It will be a number between 0 and 65535 with 65520 being the top measurement and the upper numbers being error codes.
If you see 5 numbers on the serial monitor repeated, instead of question marks or other stuff, you are reading the data correctly...
You will need to convert the ascii into number values by subtracting 48 and multiplying by the place value... then add those to an unsigned int...
once you have them stored in the unsigned int, you can perform the calculation to the float you want...
Code: [Select]
float measuredValue = unsignedIntValue * 40.824 / 65519 - 0.4204872
F=C/V=(A*s)/V=J/V^2=(W*s)/V^2=(N*m)/V^2=C^2/J=C^2/(N*m)=(s^2*C^2)/(m^2*Kg)=s/Ω=1/(Ω*Hz)=s^2/H

TolpuddleSartre

#9
May 31, 2018, 09:44 pm Last Edit: May 31, 2018, 10:03 pm by TolpuddleSartre
The closest I can get is 0.346" with those numbers (0x39c0, assuming binary, not ASCII protocol), but I'm a bit confused about the second, third and fourth triplets.

Rather than printing the numbers as you receive them, can you buffer them and then print?

(The protocol definition is a bit confusing - it refers to "DV", then uses "DW", and doesn't explain what "seg 1..4" refer to)

gfvalvo

Quick / simple things to check:

1. Lower the baud rate
2. Swap RS422 polarity

sspence65

I know that - I'm trying to help you to decode the serial stream. That's easier in hex than it is in decimal.
 (they're "mm", not "MM")
ok, cool. and yess, knew it was mm :-)
Steve Spence - KK4HFJ

sspence65

In the "options menu" of the datasheet, one can select binary or ascii output. As I don't have a laser, I can't try the code myself... leaving the code alone (with char instead of int), have you tried playing with the options to see how they affect what is received by the Arduino?
In ASCII mode, you should see 5 numerals, tab, 5 numerals <cr>
It will be a number between 0 and 65535 with 65520 being the top measurement and the upper numbers being error codes.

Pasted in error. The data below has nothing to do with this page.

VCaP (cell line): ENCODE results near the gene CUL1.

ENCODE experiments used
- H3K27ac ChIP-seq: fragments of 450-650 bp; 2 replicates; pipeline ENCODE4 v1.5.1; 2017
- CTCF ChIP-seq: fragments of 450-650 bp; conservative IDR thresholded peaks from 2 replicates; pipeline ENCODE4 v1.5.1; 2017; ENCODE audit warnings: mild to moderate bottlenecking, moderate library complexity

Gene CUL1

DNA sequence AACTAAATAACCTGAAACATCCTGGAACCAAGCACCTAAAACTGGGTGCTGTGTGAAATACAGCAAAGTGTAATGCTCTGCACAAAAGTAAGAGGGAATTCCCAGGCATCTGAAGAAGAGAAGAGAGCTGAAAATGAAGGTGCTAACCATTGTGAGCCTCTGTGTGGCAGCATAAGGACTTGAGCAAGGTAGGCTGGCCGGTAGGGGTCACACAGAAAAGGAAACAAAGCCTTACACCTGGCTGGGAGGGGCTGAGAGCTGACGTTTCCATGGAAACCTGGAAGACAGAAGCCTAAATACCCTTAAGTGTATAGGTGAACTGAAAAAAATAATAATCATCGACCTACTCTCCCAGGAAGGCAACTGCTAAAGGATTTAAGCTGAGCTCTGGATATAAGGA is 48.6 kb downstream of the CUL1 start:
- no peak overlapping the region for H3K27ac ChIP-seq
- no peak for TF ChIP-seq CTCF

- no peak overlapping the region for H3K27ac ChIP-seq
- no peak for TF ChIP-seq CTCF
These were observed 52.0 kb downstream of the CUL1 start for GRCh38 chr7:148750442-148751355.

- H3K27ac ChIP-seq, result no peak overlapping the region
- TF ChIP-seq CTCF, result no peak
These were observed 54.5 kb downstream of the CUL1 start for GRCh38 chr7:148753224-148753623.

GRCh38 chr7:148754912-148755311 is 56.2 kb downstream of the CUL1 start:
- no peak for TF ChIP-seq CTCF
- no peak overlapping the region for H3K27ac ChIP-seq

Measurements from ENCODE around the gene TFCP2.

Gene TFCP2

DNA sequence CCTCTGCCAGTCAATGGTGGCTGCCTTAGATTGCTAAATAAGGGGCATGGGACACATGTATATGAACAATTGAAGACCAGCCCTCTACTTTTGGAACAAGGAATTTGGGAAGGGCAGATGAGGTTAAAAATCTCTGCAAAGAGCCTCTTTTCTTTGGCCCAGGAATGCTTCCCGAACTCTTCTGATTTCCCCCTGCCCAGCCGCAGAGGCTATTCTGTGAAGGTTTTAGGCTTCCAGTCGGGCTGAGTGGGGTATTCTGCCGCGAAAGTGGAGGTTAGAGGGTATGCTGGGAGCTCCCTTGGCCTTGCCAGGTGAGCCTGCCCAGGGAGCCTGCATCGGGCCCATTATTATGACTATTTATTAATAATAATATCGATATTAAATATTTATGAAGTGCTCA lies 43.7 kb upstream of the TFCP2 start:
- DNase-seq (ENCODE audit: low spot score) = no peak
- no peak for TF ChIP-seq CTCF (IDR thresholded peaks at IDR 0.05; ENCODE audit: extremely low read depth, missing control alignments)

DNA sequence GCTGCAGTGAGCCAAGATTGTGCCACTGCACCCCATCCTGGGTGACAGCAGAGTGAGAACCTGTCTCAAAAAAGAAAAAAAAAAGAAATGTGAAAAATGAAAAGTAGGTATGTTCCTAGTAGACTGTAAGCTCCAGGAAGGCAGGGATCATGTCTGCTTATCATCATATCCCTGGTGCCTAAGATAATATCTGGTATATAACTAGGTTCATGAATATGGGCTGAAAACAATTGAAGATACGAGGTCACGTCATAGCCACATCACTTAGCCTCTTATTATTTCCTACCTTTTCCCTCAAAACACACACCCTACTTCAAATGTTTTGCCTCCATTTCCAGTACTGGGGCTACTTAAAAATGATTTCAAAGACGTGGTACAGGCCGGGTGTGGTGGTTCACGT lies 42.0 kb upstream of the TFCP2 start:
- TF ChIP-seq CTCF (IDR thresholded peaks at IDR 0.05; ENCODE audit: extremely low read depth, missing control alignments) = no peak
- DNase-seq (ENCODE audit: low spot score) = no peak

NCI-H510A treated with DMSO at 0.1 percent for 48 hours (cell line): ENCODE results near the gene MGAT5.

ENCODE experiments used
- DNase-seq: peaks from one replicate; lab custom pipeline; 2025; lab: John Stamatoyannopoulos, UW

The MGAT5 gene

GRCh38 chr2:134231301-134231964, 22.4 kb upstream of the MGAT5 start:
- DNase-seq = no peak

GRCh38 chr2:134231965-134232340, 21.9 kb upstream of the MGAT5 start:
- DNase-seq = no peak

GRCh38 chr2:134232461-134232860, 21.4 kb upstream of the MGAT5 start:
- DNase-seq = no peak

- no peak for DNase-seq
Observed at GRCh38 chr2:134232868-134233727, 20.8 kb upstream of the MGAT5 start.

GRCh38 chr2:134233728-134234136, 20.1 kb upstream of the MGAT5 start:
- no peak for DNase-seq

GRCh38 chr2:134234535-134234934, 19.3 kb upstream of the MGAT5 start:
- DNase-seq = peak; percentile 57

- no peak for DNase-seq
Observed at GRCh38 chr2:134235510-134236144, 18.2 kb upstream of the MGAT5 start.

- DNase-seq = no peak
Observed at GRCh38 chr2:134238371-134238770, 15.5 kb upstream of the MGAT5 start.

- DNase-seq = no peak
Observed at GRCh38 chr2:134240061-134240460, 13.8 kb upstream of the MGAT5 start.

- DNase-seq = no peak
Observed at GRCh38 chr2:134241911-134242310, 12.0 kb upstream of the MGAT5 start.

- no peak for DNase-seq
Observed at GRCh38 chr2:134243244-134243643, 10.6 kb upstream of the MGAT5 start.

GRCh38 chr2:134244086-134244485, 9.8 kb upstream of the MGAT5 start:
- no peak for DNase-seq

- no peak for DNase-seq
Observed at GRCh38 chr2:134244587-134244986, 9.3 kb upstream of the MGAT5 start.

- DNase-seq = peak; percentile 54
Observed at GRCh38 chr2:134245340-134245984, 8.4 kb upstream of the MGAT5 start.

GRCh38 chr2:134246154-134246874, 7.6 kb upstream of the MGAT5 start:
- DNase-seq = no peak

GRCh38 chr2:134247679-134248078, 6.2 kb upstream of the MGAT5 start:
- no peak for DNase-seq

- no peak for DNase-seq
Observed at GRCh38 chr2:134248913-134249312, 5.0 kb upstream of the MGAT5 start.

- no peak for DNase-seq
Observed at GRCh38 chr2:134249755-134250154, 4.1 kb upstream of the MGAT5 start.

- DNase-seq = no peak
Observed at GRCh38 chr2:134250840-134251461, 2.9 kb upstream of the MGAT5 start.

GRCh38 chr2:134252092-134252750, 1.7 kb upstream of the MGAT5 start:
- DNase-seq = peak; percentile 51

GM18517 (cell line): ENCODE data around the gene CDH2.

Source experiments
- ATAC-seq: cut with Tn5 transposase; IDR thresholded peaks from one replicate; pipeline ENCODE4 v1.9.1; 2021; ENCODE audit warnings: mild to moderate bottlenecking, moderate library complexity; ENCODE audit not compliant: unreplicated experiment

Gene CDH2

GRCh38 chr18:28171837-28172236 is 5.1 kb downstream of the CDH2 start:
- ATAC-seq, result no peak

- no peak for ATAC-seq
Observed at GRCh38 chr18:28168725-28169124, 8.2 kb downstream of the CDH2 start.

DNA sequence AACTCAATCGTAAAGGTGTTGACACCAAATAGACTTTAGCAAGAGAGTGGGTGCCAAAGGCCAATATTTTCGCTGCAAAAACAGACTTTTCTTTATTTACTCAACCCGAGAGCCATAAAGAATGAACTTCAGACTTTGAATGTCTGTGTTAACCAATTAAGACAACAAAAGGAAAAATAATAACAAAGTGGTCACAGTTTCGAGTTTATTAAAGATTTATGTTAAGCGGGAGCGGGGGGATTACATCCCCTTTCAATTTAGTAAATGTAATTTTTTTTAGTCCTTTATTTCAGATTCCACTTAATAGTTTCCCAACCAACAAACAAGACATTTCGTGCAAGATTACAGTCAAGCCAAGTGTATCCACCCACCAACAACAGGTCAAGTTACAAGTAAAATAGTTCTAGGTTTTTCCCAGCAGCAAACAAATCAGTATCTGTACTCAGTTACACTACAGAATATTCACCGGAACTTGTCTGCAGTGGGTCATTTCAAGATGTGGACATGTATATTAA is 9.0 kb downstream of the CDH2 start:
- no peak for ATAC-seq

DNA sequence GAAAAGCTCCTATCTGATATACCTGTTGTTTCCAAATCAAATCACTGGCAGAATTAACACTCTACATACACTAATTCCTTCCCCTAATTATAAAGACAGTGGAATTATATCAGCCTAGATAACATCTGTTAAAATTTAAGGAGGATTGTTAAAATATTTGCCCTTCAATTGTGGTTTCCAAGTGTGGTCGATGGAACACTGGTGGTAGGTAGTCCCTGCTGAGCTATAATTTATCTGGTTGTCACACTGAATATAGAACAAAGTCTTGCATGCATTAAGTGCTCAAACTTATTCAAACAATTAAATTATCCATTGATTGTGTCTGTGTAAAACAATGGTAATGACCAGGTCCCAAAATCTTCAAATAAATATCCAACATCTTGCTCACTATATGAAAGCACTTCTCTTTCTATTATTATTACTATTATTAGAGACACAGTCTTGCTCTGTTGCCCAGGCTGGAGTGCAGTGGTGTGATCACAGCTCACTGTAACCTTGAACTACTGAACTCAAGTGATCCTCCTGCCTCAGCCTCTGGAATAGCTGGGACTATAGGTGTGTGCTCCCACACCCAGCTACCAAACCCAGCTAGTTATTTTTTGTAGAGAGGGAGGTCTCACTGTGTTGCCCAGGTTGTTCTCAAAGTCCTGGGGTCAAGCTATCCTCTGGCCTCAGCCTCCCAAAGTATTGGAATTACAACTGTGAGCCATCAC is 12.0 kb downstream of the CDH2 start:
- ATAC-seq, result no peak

If you see 5 numbers on the serial monitor repeated, instead of question marks or other stuff, you are reading the data correctly...
You will need to convert the ascii into number values by subtracting 48 and multiplying by the place value... then add those to an unsigned int...
once you have them stored in the unsigned int, you can perform the calculation to the float you want...
Code: [Select]
float measuredValue = unsignedIntValue * 40.824 / 65519 - 0.4204872

using int I get numbers, using char I get reverse question marks. It looks like the 0 is the stop character, so I need to look for a zero, grab the next 5 readings, and start again at the next zero.
Steve Spence - KK4HFJ

TolpuddleSartre

#13
May 31, 2018, 10:55 pm Last Edit: May 31, 2018, 10:55 pm by TolpuddleSartre
Which protocol have you got selected?
I've been assuming binary.

(I don't believe @Perehama' interpretation is correct)

sspence65

ok, cool. and yess, knew it was mm :-)
It's simpler to print the values in hex, rather than decimal - it will help you follow the values more easily.

Code: [Select]
int ch = mySerial.read();

Serial.println(ch, HEX);

I get repeating combinations of

0 67 B3 56 D6 ED BF BF BF BF BF E5 with .2968 on the display

and

0 B3 F6 D6 16 D6 BF BF BF BF BF E5 with .4990 on the display
Steve Spence - KK4HFJ